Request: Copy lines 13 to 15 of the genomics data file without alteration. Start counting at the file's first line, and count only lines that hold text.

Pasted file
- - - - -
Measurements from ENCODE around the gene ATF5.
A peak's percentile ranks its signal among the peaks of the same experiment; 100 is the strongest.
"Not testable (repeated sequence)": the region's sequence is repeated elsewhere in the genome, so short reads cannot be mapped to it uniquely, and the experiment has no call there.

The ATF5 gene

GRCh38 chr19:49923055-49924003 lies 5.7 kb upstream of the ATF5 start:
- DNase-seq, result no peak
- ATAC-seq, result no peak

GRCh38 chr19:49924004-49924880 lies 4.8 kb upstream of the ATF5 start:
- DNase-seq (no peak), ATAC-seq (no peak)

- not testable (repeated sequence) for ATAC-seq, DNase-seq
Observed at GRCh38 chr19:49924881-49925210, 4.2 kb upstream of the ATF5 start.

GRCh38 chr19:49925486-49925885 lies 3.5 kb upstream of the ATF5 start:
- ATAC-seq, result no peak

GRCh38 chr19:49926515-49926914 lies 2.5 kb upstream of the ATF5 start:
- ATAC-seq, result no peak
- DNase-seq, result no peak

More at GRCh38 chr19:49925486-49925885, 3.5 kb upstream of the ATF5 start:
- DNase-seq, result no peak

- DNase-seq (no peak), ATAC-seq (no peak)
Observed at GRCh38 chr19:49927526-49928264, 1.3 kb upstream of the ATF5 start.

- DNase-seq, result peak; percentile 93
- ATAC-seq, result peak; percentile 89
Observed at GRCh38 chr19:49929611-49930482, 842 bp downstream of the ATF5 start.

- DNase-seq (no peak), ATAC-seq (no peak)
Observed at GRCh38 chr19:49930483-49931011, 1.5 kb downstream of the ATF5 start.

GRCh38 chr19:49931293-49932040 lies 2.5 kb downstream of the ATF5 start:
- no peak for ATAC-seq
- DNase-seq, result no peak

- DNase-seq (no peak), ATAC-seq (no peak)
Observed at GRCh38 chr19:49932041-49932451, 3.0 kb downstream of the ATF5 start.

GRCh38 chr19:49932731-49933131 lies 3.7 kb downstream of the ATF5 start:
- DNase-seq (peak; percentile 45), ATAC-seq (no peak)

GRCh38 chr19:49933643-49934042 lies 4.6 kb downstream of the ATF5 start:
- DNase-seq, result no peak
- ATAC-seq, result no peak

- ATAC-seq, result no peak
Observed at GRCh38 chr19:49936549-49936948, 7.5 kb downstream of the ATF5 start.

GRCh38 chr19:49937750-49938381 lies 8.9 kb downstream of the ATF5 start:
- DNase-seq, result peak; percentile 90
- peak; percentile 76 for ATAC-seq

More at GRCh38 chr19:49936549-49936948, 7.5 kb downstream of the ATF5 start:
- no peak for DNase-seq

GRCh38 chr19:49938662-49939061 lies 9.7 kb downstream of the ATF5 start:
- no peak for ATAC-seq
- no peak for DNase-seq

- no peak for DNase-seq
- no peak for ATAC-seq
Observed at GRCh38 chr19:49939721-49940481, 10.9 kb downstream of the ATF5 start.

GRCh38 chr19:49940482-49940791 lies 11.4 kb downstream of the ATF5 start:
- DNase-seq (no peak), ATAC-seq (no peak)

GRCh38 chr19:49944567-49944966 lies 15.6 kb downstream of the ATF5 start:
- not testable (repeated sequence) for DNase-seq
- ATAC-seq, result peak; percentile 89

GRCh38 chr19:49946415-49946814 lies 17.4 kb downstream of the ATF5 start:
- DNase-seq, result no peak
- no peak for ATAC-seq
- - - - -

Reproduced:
- ATAC-seq, result no peak

GRCh38 chr19:49926515-49926914 lies 2.5 kb upstream of the ATF5 start:
- ATAC-seq, result no peak